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Old 01-07-2015, 05:40 PM
 
Location: Colorado
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Because there are too many "good" countries that I still haven't visited yet.
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Old 01-07-2015, 07:35 PM
 
Location: Vermont, New England
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Default It's the hassle more than most things really

I would stick out like a sore thumb in any one of those 3 countries. They are all very poor and unstable so I would expect to get hassled from beggars and police alike. I travel to have a good time, not to try and survive and not get thrown in jail by a corrupt official because I can't afford a good bribe. Those countries also have hot climates, super high crime and I just don't think I'd enjoy it there.

I've been to 15 countries, but no third world ones. I would love to visit a country like Thailand, Indonesia, Morocco in order to ease my way into travel in parts of the world where I don't yet have experience and "coping skills"
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Old 01-07-2015, 09:14 PM
 
Location: Tucson/Nogales
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Quote:
Originally Posted by JWEvergreen View Post
This question is easy to answer. I haven't visited all 50 of our states yet!
I hear that from too many of my relatives: haven't visited all 50 of our states yet! Then they'll hop across the Atlantic or Pacific and be more adventuresome?

It falls on deaf ears to tell them: foreign travel is a lot of work! Do your foreign travel first, then visit the 50 states during your retirement years!
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Old 01-08-2015, 10:16 AM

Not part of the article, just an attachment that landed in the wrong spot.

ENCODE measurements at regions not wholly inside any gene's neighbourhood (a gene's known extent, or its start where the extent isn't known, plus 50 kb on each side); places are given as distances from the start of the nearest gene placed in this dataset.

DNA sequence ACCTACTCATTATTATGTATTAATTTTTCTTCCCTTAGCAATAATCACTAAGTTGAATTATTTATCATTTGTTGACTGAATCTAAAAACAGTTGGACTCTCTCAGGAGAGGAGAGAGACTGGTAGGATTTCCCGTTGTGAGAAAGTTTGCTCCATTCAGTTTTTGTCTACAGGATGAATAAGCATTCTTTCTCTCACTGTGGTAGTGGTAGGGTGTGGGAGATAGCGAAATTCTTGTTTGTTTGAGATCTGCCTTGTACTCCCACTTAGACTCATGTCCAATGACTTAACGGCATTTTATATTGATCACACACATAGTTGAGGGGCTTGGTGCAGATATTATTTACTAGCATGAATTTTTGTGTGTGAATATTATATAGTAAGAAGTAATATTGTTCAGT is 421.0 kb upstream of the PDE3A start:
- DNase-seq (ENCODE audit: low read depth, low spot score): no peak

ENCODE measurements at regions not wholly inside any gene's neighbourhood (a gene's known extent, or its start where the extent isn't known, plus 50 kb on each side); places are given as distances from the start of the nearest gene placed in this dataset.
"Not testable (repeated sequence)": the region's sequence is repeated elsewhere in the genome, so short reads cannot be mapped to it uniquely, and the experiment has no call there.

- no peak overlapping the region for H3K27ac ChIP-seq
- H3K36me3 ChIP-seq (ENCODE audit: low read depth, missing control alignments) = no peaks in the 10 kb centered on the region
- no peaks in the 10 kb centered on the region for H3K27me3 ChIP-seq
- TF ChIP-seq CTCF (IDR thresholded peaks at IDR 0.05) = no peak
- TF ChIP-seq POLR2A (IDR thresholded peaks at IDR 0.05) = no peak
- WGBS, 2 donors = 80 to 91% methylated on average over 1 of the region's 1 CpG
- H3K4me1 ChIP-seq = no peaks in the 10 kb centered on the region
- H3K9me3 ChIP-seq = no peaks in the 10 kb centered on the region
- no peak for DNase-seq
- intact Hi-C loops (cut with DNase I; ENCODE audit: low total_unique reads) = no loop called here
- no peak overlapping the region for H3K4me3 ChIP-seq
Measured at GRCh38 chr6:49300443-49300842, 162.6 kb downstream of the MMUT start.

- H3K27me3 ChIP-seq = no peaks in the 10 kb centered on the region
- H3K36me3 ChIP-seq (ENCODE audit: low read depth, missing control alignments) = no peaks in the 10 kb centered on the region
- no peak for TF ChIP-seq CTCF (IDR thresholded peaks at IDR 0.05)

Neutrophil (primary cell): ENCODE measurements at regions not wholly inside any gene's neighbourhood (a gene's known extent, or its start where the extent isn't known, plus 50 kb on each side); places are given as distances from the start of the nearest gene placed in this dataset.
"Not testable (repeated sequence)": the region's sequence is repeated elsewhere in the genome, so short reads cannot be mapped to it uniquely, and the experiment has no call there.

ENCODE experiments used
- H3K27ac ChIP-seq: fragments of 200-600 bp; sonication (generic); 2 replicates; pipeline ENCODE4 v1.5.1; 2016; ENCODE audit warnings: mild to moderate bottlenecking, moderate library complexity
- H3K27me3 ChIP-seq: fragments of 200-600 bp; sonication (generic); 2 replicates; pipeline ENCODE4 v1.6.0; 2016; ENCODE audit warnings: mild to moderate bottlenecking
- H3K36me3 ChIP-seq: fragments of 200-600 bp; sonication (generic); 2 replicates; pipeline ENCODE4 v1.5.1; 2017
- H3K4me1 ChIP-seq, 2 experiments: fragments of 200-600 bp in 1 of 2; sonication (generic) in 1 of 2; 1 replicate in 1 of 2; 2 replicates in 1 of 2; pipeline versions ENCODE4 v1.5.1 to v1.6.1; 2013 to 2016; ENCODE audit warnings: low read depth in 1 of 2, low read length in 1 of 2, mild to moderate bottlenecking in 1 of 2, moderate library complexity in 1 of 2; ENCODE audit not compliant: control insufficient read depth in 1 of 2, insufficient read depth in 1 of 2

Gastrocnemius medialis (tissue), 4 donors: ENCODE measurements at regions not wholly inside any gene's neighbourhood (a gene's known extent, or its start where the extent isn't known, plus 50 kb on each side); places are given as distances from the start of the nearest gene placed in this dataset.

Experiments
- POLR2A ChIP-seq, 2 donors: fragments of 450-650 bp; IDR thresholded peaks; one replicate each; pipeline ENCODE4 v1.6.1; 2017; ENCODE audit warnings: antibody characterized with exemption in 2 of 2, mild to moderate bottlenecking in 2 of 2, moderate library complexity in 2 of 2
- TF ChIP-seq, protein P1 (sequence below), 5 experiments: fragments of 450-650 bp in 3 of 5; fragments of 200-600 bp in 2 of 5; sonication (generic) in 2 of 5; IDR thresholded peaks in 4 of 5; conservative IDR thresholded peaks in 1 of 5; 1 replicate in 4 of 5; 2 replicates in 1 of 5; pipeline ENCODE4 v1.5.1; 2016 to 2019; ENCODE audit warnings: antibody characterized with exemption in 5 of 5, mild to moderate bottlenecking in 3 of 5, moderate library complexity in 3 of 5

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Originally Posted by tijlover View Post
It falls on deaf ears to tell them: foreign travel is a lot of work! Do your foreign travel first, then visit the 50 states during your retirement years!

This is my thinking. Sure, when I don't have time to get out of country I'll go see National Parks (I loved Big Bend). But I'm going to do the physically demanding travel now when I can do it. I lugged a backpack and a camera backpack around Cambodia and Malaysia recently, and I can't see carrying all that around at 60. Places like Australia with good infrastructure can wait. Burma and Madagascar? Now you're talking!!
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Old 01-08-2015, 02:56 PM
 
Location: Colorado
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Quote:
Originally Posted by timberline742 View Post
This is my thinking. Sure, when I don't have time to get out of country I'll go see National Parks (I loved Big Bend). But I'm going to do the physically demanding travel now when I can do it. I lugged a backpack and a camera backpack around Cambodia and Malaysia recently, and I can't see carrying all that around at 60. Places like Australia with good infrastructure can wait. Burma and Madagascar? Now you're talking!!
I spent my 20's seeing all 50 states (and Mex/Can) instead of extensively touring Europe or elsewhere abroad and loved every minute of it. Besides saving a ton of money, I got to see a lot more beyond the typical tourist places which most people resolve to see in later life. These days I have a small RV which I use to give my own family a little taste of it.